Have you ever looked at the top of a big, beautiful hill and wondered what the view could be like from way up there? The climb doesn’t look too bad from where you’re standing. How hard can it be?
At first, your steps are confident and strong. You’re thinking how wonderful it is to be walking up this hill, how invigorating. You’re really doing it!
About a quarter of the way, your heart beats a little faster and little beads of sweat pop out over your forehead. But it feels great! Keep going!
Halfway to the top, your breathing is heavier and that little faster heart beat has turned into pounding thumps. The sweat on your forehead has dripped down your face and is now trickling from beneath your armpits and along the curve of your back.
Whose idea was this anyway?
But, your gaze returns to the top of the hill and again you wonder about the view. Determined to see it for yourself, you carry on with a walk that has turned into more of a climb.
You thought that last quarter was steep – the next quarter has you wishing your boots had spikes. Spikes to dig into the ground and give you the traction you need to keep from slipping back five steps for every two forward. Balanced on the side of the hill, you carefully look around and wonder again whose idea it was. But, that view! Just imagine it from the top! And this is only one side. What sits on the other side that you can’t see from here?
About now you understand why you’ve only seen sheep this far up and why some people carry walking sticks. And ropes with cinches and other great climbing gear. Although this is only a hill and not a mountain, a good-sized grappling hook seems like it would be most helpful. Swing it around your head and throw with all you might and hope it finds a rock to grab onto or digs into the ground like you wish your imagined spiked boots.
But, you’re here, alone, with only your wits, bare hands, and the determination to make it to the top.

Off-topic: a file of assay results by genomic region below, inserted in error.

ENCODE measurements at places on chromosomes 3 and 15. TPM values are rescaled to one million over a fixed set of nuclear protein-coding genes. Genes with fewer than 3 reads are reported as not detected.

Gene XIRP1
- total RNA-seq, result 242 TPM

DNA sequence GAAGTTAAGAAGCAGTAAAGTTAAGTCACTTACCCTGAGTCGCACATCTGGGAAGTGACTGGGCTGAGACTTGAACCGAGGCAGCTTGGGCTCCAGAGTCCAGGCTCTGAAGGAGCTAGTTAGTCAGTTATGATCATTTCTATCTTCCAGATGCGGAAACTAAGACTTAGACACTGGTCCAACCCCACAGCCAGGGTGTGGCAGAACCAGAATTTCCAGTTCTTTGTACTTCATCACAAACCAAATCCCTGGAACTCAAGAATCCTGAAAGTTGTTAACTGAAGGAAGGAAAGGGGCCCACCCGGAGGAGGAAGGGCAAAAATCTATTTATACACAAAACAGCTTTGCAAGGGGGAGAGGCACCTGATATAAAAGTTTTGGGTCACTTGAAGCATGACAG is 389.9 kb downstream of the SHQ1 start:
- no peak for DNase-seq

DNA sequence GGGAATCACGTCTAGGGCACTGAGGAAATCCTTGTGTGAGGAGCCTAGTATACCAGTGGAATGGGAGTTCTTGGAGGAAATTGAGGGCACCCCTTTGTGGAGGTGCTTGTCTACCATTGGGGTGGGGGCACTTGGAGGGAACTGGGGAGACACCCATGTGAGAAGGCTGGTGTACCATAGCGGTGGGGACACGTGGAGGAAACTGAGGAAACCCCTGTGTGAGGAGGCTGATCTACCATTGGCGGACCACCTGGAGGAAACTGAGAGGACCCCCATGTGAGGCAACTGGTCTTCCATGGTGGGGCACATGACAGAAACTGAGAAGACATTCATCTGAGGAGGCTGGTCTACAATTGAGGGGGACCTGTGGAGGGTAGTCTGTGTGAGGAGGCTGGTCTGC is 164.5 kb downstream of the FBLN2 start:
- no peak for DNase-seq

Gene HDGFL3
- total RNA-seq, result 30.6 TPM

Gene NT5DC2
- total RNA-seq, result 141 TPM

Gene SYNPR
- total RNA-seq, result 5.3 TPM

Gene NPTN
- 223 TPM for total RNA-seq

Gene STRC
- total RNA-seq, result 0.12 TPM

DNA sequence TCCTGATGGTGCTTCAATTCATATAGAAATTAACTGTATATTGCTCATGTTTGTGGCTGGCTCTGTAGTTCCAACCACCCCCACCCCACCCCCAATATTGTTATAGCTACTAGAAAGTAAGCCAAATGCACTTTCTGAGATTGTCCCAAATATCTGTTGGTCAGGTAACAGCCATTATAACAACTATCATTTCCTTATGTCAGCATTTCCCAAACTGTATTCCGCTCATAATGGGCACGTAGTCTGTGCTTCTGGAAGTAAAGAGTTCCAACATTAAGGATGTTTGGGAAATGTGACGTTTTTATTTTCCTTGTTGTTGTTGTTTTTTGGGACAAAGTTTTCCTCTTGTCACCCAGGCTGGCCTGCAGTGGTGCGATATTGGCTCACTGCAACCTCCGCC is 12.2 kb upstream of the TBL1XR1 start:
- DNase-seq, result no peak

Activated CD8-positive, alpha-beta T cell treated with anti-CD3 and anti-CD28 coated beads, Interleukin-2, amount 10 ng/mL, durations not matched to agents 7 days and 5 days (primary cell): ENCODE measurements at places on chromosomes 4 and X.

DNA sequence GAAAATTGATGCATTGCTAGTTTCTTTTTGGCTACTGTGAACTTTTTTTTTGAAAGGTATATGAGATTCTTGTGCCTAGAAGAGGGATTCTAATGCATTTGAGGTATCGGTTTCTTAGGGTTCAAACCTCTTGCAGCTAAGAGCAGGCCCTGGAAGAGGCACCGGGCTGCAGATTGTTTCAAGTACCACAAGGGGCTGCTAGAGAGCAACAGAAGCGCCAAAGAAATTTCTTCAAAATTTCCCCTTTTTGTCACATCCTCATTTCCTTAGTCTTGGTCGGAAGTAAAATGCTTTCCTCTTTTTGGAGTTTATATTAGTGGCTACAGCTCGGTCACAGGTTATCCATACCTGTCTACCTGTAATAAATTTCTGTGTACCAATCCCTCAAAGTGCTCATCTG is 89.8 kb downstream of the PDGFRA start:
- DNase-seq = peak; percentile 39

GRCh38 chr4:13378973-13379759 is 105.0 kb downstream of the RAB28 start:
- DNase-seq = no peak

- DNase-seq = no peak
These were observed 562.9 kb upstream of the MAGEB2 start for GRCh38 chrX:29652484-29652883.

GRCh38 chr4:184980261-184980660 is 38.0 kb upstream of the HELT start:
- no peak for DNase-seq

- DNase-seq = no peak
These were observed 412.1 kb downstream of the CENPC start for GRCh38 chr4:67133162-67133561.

And that is where I am today. Taking two steps forward, then sliding back five or more, battling with self-doubt and the thought that maybe this writing way of life isn’t for me either. Every day, in your face, is another self-proclaimed writer/author spouting their opinions of what is right and what is wrong. Readers love detailed descriptions. Readers hate detailed descriptions. You must always do this. Oh my god, NEVER do that! I have listened so much that I can no longer hear or even write in some cases.
And then (yes, I did it. I used the dreaded ‘and then’) someone who has read one of your books sends a message, or actually posts a review, telling of how much they love your story and to never stop writing.
They don’t care about every little comma or if he/she/they said, uttered, replied, screamed, cried, scoffed, huffed, or whatever it is he/she/they do to say a few words. They don’t need every little detail described. The words are spoken, the actions are taken, and a person has escaped to another world and loved every minute of it.
So, now that this small venture into writing has taken me out of my funk, I can get back to it. For those who enjoy my books, you are my soul’s delight and I wish I were a better writer for you. Thank you for giving me purpose and making me feel like I’m worth the effort.